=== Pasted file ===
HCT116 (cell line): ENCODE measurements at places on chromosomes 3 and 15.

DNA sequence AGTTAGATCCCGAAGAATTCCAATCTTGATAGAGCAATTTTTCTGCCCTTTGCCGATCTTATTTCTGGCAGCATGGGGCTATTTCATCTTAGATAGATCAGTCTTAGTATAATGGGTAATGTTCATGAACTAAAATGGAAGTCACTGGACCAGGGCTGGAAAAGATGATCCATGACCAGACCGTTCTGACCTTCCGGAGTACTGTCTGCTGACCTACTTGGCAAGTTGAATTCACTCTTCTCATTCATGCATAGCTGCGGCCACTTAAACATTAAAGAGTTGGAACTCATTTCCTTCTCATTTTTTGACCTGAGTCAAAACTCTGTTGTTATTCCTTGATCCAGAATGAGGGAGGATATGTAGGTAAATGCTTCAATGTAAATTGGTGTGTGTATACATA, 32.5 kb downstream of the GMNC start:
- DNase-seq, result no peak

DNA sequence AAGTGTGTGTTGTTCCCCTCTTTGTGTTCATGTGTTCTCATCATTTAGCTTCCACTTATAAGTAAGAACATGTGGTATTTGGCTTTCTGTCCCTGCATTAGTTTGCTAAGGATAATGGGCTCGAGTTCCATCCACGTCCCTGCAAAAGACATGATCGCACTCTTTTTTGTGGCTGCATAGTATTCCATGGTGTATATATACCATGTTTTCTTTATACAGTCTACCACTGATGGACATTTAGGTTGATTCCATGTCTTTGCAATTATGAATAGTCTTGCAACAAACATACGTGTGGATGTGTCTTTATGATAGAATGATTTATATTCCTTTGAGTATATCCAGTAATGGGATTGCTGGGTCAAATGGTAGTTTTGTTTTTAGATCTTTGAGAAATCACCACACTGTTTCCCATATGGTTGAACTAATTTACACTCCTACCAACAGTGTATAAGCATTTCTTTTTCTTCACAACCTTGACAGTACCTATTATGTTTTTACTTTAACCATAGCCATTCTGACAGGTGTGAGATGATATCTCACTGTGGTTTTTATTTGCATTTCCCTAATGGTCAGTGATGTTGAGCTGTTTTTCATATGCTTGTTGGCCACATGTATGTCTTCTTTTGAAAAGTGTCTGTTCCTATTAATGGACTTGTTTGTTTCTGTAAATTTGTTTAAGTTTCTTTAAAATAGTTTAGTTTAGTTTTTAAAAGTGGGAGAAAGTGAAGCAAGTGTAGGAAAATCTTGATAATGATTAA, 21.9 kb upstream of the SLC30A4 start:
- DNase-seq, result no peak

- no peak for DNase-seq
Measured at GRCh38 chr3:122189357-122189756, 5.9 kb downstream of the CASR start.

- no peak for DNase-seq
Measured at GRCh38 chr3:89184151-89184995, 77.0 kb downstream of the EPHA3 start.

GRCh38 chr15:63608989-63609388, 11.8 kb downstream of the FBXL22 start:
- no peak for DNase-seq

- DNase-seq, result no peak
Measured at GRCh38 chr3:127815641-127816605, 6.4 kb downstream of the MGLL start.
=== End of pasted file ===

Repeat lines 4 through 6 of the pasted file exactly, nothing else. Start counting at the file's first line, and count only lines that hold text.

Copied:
DNA sequence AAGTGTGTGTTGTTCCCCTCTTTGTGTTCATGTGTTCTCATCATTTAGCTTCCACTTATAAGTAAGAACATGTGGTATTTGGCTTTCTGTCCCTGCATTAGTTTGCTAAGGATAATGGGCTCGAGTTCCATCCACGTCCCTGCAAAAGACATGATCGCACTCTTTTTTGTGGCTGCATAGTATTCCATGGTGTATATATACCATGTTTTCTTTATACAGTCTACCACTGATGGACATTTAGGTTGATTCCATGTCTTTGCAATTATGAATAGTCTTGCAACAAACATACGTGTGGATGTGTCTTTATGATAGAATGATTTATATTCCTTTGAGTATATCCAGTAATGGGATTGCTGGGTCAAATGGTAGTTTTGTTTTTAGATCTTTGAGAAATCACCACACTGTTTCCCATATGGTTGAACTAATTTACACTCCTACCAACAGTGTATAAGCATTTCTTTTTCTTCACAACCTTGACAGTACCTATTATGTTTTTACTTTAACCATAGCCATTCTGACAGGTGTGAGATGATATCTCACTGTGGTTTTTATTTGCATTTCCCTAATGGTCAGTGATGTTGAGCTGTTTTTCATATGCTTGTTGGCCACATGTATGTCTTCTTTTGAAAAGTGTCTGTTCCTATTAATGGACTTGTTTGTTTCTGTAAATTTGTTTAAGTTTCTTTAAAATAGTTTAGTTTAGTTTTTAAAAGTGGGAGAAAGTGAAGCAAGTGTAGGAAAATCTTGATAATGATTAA, 21.9 kb upstream of the SLC30A4 start:
- DNase-seq, result no peak

- no peak for DNase-seq